Are the characters in "Harrison Bergeron" truly equal?

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They're only equal in the sense that they're all equally repressed by a cruel, manipulative regime that doesn't understand the value and importance of diversity. Human beings, of their very nature, are unequal in their respective talents, abilities and intellectual capacities. Yet in the dystopian society of "Harrison Bergeron ...

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They're only equal in the sense that they're all equally repressed by a cruel, manipulative regime that doesn't understand the value and importance of diversity. Human beings, of their very nature, are unequal in their respective talents, abilities and intellectual capacities. Yet in the dystopian society of "Harrison Bergeron," the government sees differences between humans as a bad thing, artificially constructed and imposed by the strong upon the weak. If the differences between us are environmental, not innate, then that means that the environment must be changed.

Among other things, this means embarking upon a massive project of social engineering in which handicaps are imposed on those individuals, like Harrison himself, whose natural endowments have been esteemed by society to the extent that these individuals are placed on a pedestal that puts them ahead of others less gifted. In other words, if society can artificially construct, say, sporting prowess as something worthy of veneration, so it can also opt to change that by equally artificial means—that is, handicaps.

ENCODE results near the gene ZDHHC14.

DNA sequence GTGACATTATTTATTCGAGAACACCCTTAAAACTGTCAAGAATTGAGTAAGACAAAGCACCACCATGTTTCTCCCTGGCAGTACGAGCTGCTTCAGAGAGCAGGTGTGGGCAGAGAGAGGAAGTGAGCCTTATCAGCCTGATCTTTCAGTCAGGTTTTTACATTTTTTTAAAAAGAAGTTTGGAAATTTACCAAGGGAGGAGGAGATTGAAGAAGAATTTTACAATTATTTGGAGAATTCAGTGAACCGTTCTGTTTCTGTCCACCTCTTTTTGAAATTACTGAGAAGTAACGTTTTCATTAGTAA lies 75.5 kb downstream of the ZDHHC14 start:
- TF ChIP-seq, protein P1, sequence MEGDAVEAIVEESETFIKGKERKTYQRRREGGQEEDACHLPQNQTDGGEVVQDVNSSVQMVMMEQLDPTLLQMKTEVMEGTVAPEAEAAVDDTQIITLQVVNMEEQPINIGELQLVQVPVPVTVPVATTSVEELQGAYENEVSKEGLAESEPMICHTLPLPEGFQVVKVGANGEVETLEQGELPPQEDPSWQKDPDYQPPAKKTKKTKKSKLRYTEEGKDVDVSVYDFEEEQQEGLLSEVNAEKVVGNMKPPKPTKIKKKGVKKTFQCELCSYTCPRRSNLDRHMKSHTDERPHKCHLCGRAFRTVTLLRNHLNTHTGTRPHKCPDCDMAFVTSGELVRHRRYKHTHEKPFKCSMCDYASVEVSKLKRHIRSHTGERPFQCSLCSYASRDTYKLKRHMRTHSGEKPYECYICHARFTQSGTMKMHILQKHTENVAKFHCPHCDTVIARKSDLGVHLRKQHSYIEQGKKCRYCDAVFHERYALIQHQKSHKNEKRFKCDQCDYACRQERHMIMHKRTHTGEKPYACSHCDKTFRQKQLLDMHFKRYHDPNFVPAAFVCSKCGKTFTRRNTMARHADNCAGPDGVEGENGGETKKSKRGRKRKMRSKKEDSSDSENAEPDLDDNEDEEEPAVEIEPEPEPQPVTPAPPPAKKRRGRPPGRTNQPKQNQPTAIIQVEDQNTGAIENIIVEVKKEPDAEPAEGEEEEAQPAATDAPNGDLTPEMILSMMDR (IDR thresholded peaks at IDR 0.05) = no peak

And yet the government hasn't really abolished inequality at all; it's simply changed, in a rather crude and brutal fashion, how we should feel towards any degree of human excellence, be it physical, spiritual, or intellectual. Because our differences are innate, the repressive use of handicaps cannot ultimately change them. The government seems to acknowledge this—privately, at any rate—which is why it tries to manipulate and control the outward cultural and social manifestations of our human diversity.

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The citizens in the short story, “Harrison Bergeron,” are not equal because the society in which they live has a warped view of what equality is.  This dystopian society thinks equality is achieved by making everyone the same. Diana Moon Glampers, the Handicapper General, makes sure everyone is “equal” by giving them disabilities that oppress their natural talents and abilities.  Harrison, who is young, tall, and strong, is handicapped by wearing metal around his neck and thick “coke bottle” glasses so he cannot see well.  Because of his intelligence, George, Harrison’s father, is handicapped with earphones that blast loud noises in his ears so he can’t think clearly.

The society is this story doesn’t understand that equality means that you give everyone the same rights while celebrating their individuality and differences.  If everyone is given the same rights like freedom of speech or freedom of religion as outlined in the Bill of Rights and Constitution, then, in theory, everyone is equal.  Therefore, no one in Harrison Bergeron’s society will ever be equal until they change their perception of what equality truly is.

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